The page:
An Alabama Senate committee on Wednesday approved a bill that seeks to strike a sex education requirement to teach students that same-sex relationships are socially unacceptable and illegal.

According to the AP, a 1992 law that sets requirements for sex education in Alabama's public schools states that programs should put “an emphasis, in a factual manner and from a public health perspective, that homosexuality is not a lifestyle acceptable to the general public and that homosexual conduct is a criminal offense under the laws of this state.”

The bill cleared the Senate Education Policy Committee on Wednesday. It now heads to the Alabama Senate.

The bill is sponsored by Senator Tom Whatley, a Republican from Auburn.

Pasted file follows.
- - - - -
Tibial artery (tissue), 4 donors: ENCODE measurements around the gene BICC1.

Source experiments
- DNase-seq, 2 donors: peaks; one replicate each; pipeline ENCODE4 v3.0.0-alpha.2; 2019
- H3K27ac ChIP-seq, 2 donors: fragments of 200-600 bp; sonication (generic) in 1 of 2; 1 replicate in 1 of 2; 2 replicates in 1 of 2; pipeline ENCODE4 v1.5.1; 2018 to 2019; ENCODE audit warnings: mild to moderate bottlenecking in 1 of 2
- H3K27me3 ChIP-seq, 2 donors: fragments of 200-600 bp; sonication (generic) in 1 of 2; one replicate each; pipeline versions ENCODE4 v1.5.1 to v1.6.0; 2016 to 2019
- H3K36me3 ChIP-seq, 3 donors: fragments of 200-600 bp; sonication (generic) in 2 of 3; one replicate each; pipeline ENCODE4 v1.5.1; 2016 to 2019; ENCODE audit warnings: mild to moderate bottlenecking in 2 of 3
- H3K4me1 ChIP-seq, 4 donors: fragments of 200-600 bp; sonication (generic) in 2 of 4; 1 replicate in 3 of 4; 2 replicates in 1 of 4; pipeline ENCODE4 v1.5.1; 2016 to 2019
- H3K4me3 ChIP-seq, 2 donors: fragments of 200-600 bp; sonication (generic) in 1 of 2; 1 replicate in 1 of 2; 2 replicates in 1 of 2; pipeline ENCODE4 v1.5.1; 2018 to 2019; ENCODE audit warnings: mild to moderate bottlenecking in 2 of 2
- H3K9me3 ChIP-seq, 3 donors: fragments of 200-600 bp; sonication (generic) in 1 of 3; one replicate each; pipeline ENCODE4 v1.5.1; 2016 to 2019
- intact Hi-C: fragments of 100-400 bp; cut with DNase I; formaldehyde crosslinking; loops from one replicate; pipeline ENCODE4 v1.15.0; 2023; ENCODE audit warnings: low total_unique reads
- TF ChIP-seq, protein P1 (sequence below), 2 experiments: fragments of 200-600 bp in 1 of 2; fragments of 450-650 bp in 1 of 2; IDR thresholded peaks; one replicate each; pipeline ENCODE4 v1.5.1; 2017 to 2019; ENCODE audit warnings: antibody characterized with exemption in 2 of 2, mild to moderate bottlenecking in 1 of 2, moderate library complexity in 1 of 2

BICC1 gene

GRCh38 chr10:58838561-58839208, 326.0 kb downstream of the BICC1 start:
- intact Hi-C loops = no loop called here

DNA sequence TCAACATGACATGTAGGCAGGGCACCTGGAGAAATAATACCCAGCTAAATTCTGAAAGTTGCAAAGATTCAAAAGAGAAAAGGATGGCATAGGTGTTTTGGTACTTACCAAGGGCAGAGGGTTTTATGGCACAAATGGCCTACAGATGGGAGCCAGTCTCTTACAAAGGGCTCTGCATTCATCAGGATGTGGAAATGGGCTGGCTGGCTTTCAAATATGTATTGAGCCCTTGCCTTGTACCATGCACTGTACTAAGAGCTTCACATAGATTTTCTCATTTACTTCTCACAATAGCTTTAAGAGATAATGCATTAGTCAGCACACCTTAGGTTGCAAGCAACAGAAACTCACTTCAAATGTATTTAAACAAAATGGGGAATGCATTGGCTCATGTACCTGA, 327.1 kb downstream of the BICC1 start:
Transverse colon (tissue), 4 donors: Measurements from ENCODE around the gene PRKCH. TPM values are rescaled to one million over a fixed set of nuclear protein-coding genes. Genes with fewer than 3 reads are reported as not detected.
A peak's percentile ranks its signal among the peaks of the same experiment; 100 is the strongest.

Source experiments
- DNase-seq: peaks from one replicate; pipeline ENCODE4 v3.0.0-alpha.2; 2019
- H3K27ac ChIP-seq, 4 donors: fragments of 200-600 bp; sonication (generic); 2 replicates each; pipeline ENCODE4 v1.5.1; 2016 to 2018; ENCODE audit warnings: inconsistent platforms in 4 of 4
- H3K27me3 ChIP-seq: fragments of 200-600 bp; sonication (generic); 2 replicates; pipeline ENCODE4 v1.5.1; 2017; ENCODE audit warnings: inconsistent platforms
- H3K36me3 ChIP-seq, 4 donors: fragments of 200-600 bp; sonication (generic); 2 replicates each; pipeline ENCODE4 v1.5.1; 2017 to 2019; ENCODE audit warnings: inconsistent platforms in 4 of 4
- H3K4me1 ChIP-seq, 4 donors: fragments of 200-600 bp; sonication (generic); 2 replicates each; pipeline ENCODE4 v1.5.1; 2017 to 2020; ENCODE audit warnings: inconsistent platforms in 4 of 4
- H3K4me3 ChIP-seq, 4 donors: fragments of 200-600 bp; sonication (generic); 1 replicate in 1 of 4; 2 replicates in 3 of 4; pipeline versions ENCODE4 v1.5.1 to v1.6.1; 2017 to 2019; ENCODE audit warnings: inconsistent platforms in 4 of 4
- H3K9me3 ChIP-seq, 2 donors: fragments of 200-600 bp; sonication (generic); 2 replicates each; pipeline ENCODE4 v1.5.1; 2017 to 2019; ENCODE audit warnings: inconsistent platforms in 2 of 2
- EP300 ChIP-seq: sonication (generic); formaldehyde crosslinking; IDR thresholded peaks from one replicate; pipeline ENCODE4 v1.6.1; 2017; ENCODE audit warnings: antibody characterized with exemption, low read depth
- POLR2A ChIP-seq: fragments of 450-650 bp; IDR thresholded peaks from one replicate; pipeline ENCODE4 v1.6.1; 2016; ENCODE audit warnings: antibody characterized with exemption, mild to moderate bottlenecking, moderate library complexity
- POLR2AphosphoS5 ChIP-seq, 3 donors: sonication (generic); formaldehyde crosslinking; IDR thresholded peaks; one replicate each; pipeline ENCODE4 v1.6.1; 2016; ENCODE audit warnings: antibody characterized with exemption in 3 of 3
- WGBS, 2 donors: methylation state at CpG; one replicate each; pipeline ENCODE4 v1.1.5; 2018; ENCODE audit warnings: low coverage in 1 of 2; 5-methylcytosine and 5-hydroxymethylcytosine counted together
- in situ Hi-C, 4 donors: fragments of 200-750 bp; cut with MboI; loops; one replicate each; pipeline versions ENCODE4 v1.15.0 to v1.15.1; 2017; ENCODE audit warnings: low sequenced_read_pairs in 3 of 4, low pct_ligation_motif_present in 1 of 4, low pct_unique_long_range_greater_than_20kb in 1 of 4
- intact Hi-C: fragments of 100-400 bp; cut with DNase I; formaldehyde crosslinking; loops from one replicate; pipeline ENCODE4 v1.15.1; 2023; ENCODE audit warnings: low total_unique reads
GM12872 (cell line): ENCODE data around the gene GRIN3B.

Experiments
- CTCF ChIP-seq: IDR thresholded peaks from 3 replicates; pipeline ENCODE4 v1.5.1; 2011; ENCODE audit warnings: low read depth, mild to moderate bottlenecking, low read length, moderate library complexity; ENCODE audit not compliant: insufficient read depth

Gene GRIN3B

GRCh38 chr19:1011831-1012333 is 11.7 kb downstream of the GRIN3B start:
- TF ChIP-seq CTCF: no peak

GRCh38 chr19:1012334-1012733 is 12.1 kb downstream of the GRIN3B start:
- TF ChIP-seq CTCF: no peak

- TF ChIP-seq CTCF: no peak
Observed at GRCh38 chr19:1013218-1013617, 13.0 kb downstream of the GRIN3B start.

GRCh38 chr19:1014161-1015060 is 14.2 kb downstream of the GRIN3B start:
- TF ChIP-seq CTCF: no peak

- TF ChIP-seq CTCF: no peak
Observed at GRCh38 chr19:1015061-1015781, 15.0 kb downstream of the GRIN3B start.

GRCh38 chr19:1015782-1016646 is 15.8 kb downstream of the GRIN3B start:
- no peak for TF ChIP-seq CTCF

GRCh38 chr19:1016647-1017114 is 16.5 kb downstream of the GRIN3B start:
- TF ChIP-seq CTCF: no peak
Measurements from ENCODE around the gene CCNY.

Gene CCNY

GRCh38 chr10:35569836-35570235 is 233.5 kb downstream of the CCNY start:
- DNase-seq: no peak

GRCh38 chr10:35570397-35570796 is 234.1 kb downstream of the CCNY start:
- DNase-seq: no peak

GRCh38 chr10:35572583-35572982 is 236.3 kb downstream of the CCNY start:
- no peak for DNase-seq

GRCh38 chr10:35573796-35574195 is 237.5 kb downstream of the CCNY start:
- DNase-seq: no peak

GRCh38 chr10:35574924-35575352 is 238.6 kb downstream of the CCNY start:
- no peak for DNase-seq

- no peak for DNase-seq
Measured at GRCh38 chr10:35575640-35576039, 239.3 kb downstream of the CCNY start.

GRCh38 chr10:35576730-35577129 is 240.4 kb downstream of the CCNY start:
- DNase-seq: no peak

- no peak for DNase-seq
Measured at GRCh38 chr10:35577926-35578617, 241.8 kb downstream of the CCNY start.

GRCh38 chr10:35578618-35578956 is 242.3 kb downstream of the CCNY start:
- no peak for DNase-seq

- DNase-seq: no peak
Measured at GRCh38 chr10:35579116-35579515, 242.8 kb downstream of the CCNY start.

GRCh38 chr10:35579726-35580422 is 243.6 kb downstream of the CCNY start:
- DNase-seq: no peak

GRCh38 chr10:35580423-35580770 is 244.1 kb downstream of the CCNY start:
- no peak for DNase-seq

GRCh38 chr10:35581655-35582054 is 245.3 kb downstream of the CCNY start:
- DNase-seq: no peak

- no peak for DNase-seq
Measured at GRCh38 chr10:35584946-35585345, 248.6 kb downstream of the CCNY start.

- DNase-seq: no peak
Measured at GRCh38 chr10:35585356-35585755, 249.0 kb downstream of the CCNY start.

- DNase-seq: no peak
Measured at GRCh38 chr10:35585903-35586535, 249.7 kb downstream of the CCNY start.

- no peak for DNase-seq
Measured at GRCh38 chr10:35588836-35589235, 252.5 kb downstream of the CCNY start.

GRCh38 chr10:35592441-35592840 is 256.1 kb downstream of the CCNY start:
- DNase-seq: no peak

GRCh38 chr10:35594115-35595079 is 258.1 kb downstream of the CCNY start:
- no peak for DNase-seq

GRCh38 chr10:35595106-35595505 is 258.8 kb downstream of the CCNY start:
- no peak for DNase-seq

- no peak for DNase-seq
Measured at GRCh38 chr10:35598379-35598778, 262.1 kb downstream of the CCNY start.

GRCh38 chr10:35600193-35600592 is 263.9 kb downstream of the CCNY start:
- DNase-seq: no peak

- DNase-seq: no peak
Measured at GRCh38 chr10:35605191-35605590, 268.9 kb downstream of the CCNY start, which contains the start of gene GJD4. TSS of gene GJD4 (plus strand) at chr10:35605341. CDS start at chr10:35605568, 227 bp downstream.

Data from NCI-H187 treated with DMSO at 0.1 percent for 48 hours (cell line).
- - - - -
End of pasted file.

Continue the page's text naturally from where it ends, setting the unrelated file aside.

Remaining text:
“It clears up some of the language in the act right now that declares homosexuality a criminal offense,” Whatley said. “It also changes some of the language to be medically accurate.”

The Supreme Court in 2003 struck down state anti-sodomy laws, including Alabama's law, which made gay sex a criminal offense in the state.

Such laws are often called “no-promo-homo” laws. According to the Human Rights Campaign (HRC), seven states restrict positive portrayals of same-sex relationships in health classes.

Previous attempts in Alabama to strike the anti-gay language have failed.